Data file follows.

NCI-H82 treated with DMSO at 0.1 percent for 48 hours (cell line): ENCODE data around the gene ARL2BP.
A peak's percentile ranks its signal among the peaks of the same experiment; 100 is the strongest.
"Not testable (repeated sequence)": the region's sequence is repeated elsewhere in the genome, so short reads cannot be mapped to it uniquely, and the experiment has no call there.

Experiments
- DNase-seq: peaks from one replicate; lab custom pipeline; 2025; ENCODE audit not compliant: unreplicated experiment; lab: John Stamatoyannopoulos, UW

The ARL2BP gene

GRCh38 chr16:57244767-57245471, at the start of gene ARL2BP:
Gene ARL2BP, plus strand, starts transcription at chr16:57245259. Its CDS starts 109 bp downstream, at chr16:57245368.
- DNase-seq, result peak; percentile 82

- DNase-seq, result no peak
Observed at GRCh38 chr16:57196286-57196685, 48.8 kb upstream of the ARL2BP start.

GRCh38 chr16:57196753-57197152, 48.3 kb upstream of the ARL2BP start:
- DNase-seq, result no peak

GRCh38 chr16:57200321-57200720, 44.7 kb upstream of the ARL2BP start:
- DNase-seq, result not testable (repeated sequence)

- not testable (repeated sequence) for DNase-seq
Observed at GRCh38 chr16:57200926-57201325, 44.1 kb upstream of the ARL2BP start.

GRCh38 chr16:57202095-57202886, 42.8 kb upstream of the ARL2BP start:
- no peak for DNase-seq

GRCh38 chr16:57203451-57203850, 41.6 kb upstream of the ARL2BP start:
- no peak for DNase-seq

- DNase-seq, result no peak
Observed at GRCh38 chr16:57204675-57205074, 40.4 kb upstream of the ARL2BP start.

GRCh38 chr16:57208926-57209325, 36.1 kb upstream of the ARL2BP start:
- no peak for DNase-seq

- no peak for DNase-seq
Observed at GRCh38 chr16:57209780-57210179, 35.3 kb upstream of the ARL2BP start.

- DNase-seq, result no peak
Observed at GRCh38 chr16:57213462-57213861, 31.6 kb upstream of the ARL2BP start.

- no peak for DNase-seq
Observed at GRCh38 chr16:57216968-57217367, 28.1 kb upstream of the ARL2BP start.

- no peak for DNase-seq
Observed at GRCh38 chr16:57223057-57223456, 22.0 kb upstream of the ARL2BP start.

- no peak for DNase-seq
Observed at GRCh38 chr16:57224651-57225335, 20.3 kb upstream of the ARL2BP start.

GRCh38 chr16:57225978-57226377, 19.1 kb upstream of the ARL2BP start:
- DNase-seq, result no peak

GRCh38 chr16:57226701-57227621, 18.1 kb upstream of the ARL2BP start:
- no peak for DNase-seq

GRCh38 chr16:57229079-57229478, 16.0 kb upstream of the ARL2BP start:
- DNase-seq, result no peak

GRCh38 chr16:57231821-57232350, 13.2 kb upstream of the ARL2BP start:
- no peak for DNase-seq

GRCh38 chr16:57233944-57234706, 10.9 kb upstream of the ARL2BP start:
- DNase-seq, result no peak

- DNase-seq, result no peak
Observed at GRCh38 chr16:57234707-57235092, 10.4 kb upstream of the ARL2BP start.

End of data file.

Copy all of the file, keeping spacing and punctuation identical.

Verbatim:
NCI-H82 treated with DMSO at 0.1 percent for 48 hours (cell line): ENCODE data around the gene ARL2BP.
A peak's percentile ranks its signal among the peaks of the same experiment; 100 is the strongest.
"Not testable (repeated sequence)": the region's sequence is repeated elsewhere in the genome, so short reads cannot be mapped to it uniquely, and the experiment has no call there.

Experiments
- DNase-seq: peaks from one replicate; lab custom pipeline; 2025; ENCODE audit not compliant: unreplicated experiment; lab: John Stamatoyannopoulos, UW

The ARL2BP gene

GRCh38 chr16:57244767-57245471, at the start of gene ARL2BP:
Gene ARL2BP, plus strand, starts transcription at chr16:57245259. Its CDS starts 109 bp downstream, at chr16:57245368.
- DNase-seq, result peak; percentile 82

- DNase-seq, result no peak
Observed at GRCh38 chr16:57196286-57196685, 48.8 kb upstream of the ARL2BP start.

GRCh38 chr16:57196753-57197152, 48.3 kb upstream of the ARL2BP start:
- DNase-seq, result no peak

GRCh38 chr16:57200321-57200720, 44.7 kb upstream of the ARL2BP start:
- DNase-seq, result not testable (repeated sequence)

- not testable (repeated sequence) for DNase-seq
Observed at GRCh38 chr16:57200926-57201325, 44.1 kb upstream of the ARL2BP start.

GRCh38 chr16:57202095-57202886, 42.8 kb upstream of the ARL2BP start:
- no peak for DNase-seq

GRCh38 chr16:57203451-57203850, 41.6 kb upstream of the ARL2BP start:
- no peak for DNase-seq

- DNase-seq, result no peak
Observed at GRCh38 chr16:57204675-57205074, 40.4 kb upstream of the ARL2BP start.

GRCh38 chr16:57208926-57209325, 36.1 kb upstream of the ARL2BP start:
- no peak for DNase-seq

- no peak for DNase-seq
Observed at GRCh38 chr16:57209780-57210179, 35.3 kb upstream of the ARL2BP start.

- DNase-seq, result no peak
Observed at GRCh38 chr16:57213462-57213861, 31.6 kb upstream of the ARL2BP start.

- no peak for DNase-seq
Observed at GRCh38 chr16:57216968-57217367, 28.1 kb upstream of the ARL2BP start.

- no peak for DNase-seq
Observed at GRCh38 chr16:57223057-57223456, 22.0 kb upstream of the ARL2BP start.

- no peak for DNase-seq
Observed at GRCh38 chr16:57224651-57225335, 20.3 kb upstream of the ARL2BP start.

GRCh38 chr16:57225978-57226377, 19.1 kb upstream of the ARL2BP start:
- DNase-seq, result no peak

GRCh38 chr16:57226701-57227621, 18.1 kb upstream of the ARL2BP start:
- no peak for DNase-seq

GRCh38 chr16:57229079-57229478, 16.0 kb upstream of the ARL2BP start:
- DNase-seq, result no peak

GRCh38 chr16:57231821-57232350, 13.2 kb upstream of the ARL2BP start:
- no peak for DNase-seq

GRCh38 chr16:57233944-57234706, 10.9 kb upstream of the ARL2BP start:
- DNase-seq, result no peak

- DNase-seq, result no peak
Observed at GRCh38 chr16:57234707-57235092, 10.4 kb upstream of the ARL2BP start.